The first few chapters of this book made me groan because they read like an airport paperback thriller. Nothing against that genre, it’s just not for me. I thought about quitting the book. But I stuck with it and I’m glad I did. It ended up being sort of a Agatha Christie tribute: a series of murders and unexplained events happening in a sleepy town where everybody knows everyone, only the town is perpetually covered in snow because it’s in the northernmost point of Iceland and barely habitable.
I liked the character of Ari Thor. I know what it’s like to be in my 20s and having to make tough decisions about the future, especially with a potential spouse in tow. I was actually drawn to this because he was supposed to be a former theology student. I wished they had touched on that more but still, I could relate to his character.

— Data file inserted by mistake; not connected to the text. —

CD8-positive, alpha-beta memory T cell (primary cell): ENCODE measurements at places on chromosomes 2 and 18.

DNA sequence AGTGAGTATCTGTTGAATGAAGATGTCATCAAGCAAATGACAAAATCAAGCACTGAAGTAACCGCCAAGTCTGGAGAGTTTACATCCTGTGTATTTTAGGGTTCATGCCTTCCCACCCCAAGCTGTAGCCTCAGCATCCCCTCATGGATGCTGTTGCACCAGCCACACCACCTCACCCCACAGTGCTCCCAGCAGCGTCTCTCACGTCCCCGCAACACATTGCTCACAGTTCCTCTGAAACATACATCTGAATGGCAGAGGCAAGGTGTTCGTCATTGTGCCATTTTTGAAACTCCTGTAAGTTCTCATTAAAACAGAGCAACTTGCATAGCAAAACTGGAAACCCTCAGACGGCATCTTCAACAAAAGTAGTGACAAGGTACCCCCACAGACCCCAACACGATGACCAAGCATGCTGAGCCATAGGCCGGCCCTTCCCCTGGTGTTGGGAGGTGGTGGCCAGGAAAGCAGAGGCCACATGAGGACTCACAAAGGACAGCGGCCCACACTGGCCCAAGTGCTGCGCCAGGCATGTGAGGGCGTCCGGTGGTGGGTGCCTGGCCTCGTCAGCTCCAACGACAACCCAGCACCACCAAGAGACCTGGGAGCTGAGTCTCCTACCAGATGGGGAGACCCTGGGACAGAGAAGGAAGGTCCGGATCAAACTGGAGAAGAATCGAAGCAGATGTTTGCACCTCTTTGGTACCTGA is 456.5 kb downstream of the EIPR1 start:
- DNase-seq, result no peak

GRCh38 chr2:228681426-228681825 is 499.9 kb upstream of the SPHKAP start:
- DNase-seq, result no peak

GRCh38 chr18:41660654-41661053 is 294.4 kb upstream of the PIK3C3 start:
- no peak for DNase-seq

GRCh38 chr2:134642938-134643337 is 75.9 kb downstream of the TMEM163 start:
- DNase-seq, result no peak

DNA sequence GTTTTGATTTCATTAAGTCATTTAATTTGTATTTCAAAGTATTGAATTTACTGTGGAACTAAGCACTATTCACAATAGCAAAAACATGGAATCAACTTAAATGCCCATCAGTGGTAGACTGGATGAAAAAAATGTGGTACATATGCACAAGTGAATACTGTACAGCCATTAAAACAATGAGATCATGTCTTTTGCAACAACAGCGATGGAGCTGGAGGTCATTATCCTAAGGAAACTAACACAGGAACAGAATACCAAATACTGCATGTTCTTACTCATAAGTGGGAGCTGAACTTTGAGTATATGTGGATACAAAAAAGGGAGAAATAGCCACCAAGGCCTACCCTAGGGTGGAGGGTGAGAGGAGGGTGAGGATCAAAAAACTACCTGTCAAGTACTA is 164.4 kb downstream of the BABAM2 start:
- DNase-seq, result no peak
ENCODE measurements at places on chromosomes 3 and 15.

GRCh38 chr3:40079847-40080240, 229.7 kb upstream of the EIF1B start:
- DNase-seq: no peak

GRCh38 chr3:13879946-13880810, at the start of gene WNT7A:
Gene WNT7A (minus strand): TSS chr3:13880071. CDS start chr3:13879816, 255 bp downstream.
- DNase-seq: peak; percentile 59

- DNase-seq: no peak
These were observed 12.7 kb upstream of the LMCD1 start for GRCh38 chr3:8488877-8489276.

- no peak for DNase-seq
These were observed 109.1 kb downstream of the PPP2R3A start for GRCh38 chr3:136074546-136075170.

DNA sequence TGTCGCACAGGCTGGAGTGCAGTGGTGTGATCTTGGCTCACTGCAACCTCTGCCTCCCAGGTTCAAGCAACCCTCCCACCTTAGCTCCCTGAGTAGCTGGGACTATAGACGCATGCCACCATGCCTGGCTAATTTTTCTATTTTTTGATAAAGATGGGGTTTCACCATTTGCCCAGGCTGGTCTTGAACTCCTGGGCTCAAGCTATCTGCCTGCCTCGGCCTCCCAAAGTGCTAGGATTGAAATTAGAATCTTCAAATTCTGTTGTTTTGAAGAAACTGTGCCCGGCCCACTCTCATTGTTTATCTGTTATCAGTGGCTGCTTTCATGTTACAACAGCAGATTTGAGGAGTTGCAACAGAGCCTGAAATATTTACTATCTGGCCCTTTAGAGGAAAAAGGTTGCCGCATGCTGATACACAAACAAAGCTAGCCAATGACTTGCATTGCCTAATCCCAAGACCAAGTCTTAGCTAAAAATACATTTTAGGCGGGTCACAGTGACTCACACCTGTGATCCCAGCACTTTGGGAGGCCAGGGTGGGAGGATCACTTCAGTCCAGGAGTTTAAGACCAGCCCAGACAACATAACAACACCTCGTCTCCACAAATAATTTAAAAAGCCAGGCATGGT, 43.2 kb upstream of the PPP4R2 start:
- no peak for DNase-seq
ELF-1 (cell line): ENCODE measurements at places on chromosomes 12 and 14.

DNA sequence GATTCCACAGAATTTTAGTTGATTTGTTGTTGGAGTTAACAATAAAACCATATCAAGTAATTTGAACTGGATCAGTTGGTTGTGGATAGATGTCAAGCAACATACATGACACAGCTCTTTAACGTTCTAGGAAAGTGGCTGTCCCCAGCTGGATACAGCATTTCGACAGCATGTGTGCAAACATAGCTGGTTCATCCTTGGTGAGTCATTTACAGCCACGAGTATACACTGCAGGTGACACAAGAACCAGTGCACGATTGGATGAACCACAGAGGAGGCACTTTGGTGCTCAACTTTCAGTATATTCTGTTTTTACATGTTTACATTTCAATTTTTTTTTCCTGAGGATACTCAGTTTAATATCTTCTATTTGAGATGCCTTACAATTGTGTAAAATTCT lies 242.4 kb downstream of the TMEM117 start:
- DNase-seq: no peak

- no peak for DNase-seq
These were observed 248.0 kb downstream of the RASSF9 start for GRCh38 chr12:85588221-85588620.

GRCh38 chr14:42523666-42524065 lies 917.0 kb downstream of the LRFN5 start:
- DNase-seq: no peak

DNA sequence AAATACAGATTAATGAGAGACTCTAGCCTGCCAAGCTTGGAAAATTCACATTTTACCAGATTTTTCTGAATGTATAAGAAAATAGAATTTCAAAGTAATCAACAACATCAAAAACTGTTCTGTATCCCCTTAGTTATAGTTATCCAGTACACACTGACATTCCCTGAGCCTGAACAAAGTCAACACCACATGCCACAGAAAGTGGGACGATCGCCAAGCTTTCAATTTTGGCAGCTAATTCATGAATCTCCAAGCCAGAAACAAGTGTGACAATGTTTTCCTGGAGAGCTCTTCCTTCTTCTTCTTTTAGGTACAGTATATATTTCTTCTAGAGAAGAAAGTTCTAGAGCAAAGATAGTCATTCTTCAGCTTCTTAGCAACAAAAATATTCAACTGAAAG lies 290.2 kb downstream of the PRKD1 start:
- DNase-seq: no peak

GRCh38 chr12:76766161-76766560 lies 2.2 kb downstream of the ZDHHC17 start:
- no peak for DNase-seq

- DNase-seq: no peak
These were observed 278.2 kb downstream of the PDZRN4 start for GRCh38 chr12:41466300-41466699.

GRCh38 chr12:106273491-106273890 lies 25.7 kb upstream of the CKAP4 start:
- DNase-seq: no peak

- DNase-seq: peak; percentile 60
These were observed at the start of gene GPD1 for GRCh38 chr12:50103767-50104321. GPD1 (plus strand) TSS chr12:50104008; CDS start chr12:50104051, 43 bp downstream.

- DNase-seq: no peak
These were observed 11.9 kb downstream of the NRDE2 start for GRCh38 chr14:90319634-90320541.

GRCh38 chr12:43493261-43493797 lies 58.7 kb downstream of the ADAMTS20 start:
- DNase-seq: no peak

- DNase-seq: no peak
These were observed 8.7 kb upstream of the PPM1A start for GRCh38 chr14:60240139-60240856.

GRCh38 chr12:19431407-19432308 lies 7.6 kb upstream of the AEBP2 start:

The rest of the characters are hit-or-miss although all are harboring secrets so they demand your attention. This isn’t Jonasson’s strong suit: he clearly knows how to flesh out some more than others. It’s a tough thing to do for a first book and he’s not bad at it per se but there’s room for improvement.
The plotting here is kind of rocky too. I would get invested one way and get jerked in another, only to have little explained thanks to obstructionism, which is one of my least favorite writing devices. The point was to draw the story out…and perhaps it was drawn out a little too far.
Still, Jonasson gets the atmosphere of remote Iceland down pat. I felt the claustrophobia in this book. Also, it has one of the better endings to a novel I’ve read this year. That alone, combined with the compassion I have for first time novelists, earned it a 4th star.